I ask for hot tea, and my crew tries to give Margarethe my huge thermos.  She capsizes, and when she doesn't come up right away I sprint to her assist.  She has to do an escape, so now she's soaking.  The first mate Lovely Lenny (dressed in a dry suit) springs into action, and dives to her rescue.  Que hombre.  I wonder later if he took off his fake hair before he jumped in the water. (He's rocking a Rod Stewart wig/hat this week, change of pace from the Rasta look of last weekend).  I tease her that she was just trying to see what I was dealing with, cold water-wise, but I am worried for her, now exposed to the elements.  While they pump out her kayak, I have my ginger spice tea, and offer her some. They give her a dry hat and scarf and we're back on our way.   Next feed, the crew puts my warm tea in an empty bottle and tosses it to me.   It comes at me like speeding missile from the sky--Eileen has an arm like a professional baseball player.  Margarethe has a spare carbo pro gel, which I gratefully accept, not having packed my liquid feed.  I'm starting to feel heavy and tired, and my shoulder starts to twinge, but I can make out the beams of the pier, I know I'm so close, so I keep plugging away. 

About a mile to go the right shoulder starts to hurt badly, but I can see a small crowd of people waiting for my finish.  No stopping now, I have to figure out how to swim through the pain.   Adjusting my stroke, I focus on relaxing my shoulder and throwing my recovery arm from the remaining strength of my lats. I tell myself to suck it up--this is what you get for being lax on the pool training.  Out of my peripheral vision, I see I am about to cross the outer edge of the pier.   Almost home!  Legs go into high gear and I sprint, spraying the water behind me as Margarethe smiles in approval at my burst of energy.  (I'm sure she's ready to finish too--dry clothes await.)  It's longer than it seems.   I'm completely out of breath as I finally touch ground, but I made it!  I'm home! My CIBBOWS peeps cheer me as I emerge from the sea. It is magical, swimming home to my training grounds.   Returning to the womb.  I feel so bad ass.  Four hours and 15minutes.  EPIC!!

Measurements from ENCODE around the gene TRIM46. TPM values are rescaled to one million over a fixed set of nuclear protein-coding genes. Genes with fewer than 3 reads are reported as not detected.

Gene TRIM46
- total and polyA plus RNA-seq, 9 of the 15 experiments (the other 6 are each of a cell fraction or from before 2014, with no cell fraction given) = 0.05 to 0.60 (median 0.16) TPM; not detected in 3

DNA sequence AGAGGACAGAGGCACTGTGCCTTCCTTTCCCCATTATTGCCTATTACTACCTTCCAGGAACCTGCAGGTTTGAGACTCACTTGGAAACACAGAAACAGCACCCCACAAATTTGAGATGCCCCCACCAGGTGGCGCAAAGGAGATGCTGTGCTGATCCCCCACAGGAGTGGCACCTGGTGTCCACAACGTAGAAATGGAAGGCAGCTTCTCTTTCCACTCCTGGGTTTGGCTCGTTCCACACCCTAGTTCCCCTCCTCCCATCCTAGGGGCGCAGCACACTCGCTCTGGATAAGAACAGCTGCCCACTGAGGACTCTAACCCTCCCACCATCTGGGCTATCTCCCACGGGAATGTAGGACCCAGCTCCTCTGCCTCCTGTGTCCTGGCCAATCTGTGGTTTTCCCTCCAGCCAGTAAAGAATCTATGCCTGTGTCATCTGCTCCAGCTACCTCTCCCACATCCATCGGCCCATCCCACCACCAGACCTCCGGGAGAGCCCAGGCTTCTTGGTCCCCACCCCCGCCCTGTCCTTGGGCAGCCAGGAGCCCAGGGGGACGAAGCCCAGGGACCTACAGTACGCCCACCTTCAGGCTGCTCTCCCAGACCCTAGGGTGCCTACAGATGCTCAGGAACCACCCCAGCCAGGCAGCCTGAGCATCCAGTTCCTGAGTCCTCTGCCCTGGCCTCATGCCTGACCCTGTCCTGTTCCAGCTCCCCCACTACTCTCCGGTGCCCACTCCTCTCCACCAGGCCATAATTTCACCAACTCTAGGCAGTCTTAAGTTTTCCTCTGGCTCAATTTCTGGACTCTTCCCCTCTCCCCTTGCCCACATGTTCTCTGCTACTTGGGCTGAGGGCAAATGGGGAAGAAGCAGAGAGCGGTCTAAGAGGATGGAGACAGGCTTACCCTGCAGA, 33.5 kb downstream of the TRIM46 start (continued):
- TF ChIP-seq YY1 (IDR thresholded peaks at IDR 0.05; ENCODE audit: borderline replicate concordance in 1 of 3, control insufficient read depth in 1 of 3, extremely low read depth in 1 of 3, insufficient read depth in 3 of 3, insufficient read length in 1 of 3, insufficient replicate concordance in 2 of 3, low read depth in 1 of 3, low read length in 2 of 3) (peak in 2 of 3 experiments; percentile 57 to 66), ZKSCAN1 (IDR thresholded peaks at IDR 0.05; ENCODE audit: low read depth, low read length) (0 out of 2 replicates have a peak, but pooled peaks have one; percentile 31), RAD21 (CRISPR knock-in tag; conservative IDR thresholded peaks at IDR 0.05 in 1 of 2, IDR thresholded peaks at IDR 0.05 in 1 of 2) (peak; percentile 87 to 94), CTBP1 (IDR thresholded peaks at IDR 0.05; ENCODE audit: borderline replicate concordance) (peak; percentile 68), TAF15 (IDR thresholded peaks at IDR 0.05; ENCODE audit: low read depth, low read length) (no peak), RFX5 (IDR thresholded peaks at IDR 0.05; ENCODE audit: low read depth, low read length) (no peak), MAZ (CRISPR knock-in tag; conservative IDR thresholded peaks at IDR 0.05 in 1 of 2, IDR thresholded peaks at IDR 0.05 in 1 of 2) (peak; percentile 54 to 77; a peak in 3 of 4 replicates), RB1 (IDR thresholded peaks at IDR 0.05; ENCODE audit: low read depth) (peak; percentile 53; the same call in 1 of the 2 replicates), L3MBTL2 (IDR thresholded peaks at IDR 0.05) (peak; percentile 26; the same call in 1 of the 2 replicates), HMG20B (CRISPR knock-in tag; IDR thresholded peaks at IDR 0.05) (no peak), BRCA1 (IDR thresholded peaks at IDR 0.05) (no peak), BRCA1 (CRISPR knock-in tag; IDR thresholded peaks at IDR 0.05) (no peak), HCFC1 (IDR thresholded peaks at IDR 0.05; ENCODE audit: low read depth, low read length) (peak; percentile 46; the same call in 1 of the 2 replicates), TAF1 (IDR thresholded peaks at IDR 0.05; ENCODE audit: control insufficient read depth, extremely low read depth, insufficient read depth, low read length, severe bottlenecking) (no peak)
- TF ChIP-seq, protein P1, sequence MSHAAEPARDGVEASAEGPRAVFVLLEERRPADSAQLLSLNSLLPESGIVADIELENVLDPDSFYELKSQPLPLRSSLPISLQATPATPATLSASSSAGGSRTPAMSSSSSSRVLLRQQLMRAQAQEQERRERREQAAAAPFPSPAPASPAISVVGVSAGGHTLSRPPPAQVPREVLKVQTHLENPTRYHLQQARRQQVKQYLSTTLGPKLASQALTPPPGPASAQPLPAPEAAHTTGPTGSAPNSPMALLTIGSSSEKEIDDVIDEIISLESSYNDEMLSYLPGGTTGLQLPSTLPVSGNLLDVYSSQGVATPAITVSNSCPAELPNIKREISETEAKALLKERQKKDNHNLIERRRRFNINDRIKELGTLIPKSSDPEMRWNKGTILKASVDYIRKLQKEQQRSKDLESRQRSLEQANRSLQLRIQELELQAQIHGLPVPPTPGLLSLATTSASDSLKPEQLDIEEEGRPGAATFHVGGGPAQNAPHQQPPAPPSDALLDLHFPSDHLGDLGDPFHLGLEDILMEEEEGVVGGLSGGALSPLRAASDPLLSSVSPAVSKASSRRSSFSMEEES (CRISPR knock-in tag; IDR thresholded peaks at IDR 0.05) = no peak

Ready to launch-Coney at dawn
Capri tests the water temp
Romer Shoals.  Somehow Melinda managed to get this shot of Capri's foot at the crest of a wave, where you can just see the mast of a 20' ship peeking behind, while projectile vomiting.  Talk about multi-tasking.
Tea on the Ambrose

My Triumphant Finish